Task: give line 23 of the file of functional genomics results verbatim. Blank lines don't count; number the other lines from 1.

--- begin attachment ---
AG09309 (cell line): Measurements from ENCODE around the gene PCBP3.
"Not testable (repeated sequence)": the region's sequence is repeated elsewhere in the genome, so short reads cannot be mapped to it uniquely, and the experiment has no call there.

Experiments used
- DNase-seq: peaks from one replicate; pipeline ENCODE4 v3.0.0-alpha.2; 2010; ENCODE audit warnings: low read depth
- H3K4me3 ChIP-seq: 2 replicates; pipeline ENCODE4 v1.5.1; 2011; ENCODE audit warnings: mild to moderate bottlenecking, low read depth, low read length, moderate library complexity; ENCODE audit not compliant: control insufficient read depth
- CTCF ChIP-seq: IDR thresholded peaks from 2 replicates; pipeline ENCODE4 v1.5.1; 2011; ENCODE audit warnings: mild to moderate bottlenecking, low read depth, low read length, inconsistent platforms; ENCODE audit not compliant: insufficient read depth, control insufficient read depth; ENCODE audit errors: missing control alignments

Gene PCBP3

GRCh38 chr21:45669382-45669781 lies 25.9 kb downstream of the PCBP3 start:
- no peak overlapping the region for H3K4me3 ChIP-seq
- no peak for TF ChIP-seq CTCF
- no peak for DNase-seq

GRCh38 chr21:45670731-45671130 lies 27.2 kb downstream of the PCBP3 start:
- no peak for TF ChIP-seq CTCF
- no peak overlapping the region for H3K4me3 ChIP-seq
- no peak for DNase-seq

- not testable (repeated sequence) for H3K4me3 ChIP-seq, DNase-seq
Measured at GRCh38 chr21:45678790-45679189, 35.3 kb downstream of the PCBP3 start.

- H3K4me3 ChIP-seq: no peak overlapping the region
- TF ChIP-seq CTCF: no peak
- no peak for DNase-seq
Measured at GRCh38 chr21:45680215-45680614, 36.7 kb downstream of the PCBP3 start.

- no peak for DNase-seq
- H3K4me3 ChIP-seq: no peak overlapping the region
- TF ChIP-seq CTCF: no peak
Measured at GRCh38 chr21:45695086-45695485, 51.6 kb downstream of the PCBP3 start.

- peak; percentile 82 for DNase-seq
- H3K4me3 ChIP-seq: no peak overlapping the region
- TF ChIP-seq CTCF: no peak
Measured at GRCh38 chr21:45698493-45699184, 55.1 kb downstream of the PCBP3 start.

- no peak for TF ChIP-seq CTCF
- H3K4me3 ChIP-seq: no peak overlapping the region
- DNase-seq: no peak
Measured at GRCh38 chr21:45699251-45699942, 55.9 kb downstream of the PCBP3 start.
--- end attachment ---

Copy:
- H3K4me3 ChIP-seq: no peak overlapping the region